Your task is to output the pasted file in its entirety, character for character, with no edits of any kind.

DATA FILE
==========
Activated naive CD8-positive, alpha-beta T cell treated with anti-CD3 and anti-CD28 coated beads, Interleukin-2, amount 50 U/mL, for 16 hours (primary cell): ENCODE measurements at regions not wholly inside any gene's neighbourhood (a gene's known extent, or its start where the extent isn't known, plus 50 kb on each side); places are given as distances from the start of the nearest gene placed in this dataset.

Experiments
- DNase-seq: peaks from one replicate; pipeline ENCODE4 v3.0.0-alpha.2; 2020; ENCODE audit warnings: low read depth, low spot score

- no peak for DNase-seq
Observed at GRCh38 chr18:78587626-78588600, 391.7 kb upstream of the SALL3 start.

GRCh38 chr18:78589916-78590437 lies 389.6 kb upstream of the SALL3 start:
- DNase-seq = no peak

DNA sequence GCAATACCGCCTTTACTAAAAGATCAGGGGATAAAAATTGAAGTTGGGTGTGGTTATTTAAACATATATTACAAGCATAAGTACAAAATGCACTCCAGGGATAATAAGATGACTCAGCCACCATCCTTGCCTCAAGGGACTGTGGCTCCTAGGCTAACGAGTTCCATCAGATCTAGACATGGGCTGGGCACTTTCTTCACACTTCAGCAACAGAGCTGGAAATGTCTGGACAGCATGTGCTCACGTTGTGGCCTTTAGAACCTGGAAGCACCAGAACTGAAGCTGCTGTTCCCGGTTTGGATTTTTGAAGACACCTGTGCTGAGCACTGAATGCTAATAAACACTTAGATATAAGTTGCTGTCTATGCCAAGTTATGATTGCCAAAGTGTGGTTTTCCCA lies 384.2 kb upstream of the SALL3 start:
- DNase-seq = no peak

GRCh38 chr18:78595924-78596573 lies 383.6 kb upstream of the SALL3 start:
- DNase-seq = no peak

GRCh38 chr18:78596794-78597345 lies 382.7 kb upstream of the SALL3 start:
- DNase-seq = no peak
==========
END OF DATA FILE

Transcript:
Activated naive CD8-positive, alpha-beta T cell treated with anti-CD3 and anti-CD28 coated beads, Interleukin-2, amount 50 U/mL, for 16 hours (primary cell): ENCODE measurements at regions not wholly inside any gene's neighbourhood (a gene's known extent, or its start where the extent isn't known, plus 50 kb on each side); places are given as distances from the start of the nearest gene placed in this dataset.

Experiments
- DNase-seq: peaks from one replicate; pipeline ENCODE4 v3.0.0-alpha.2; 2020; ENCODE audit warnings: low read depth, low spot score

- no peak for DNase-seq
Observed at GRCh38 chr18:78587626-78588600, 391.7 kb upstream of the SALL3 start.

GRCh38 chr18:78589916-78590437 lies 389.6 kb upstream of the SALL3 start:
- DNase-seq = no peak

DNA sequence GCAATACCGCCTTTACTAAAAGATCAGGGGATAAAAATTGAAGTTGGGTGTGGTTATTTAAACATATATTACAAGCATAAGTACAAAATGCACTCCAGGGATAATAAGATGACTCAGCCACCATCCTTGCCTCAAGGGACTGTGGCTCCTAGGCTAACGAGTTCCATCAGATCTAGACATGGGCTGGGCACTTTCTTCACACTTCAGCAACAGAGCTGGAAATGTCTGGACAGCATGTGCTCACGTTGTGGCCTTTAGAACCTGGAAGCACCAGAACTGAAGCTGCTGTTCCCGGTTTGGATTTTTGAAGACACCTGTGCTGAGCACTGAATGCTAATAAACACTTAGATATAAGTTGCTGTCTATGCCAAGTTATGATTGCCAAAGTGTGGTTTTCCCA lies 384.2 kb upstream of the SALL3 start:
- DNase-seq = no peak

GRCh38 chr18:78595924-78596573 lies 383.6 kb upstream of the SALL3 start:
- DNase-seq = no peak

GRCh38 chr18:78596794-78597345 lies 382.7 kb upstream of the SALL3 start:
- DNase-seq = no peak